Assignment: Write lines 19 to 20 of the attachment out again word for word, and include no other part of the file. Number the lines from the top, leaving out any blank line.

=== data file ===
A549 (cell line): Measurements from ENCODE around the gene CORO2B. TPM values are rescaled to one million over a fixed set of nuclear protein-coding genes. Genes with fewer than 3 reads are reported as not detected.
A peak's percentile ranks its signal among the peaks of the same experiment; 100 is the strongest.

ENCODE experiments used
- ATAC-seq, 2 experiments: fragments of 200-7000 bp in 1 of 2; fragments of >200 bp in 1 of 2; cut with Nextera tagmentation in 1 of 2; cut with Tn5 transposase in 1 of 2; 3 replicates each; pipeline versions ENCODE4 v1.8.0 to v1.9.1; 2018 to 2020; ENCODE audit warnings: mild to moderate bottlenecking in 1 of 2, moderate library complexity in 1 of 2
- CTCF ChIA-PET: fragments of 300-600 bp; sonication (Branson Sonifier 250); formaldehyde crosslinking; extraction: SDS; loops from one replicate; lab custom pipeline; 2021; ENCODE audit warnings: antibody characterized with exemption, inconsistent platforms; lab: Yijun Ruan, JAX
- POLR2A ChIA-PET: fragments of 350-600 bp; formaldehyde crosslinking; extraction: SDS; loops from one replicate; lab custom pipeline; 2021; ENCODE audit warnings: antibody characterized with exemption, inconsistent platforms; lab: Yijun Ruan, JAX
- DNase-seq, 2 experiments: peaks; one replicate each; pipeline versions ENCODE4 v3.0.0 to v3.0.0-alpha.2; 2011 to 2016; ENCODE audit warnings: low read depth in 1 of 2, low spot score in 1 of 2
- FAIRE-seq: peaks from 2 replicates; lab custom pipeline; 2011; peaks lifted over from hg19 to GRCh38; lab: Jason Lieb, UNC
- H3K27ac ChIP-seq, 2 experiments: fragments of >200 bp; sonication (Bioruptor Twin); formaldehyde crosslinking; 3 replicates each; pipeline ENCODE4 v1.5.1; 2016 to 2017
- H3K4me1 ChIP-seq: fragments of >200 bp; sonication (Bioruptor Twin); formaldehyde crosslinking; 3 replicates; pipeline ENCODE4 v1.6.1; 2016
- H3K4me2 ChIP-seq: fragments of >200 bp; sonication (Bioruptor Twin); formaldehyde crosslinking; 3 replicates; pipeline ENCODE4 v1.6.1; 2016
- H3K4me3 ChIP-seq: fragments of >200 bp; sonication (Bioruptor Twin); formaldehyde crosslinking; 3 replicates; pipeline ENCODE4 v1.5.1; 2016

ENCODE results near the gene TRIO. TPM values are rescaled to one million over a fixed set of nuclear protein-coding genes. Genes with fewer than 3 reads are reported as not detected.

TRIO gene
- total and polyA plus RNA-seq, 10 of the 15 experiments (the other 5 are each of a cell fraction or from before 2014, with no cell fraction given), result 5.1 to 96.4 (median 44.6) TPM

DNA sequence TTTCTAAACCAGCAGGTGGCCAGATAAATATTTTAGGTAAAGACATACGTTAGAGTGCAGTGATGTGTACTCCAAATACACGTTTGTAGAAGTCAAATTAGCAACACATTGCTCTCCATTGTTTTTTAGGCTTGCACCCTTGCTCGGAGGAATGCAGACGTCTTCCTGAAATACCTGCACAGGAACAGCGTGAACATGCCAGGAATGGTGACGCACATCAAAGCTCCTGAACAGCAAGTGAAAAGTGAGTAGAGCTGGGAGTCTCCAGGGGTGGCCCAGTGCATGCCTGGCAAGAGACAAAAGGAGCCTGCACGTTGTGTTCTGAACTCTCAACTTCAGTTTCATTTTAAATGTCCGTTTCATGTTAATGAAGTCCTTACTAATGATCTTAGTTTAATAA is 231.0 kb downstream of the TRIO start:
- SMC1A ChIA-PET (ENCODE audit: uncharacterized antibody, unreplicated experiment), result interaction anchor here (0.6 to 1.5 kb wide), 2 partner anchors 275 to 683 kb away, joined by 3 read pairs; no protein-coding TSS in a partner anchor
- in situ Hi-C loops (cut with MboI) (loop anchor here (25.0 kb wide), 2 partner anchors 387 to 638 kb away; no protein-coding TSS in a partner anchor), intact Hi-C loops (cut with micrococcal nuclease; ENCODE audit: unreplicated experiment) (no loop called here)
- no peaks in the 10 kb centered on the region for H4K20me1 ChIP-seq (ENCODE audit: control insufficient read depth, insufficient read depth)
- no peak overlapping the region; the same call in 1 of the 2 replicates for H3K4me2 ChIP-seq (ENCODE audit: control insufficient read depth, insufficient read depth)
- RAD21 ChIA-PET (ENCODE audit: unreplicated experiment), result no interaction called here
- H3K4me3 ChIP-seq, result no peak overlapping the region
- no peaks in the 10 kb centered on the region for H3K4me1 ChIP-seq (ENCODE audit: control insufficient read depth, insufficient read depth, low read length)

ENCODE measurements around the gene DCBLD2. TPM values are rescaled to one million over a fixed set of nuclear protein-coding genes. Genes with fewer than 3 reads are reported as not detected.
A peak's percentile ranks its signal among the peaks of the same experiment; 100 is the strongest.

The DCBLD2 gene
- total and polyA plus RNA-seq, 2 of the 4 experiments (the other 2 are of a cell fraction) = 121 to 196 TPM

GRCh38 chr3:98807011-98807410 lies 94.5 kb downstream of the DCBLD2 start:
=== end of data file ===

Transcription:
- no peaks in the 10 kb centered on the region for H4K20me1 ChIP-seq (ENCODE audit: control insufficient read depth, insufficient read depth)
- no peak overlapping the region; the same call in 1 of the 2 replicates for H3K4me2 ChIP-seq (ENCODE audit: control insufficient read depth, insufficient read depth)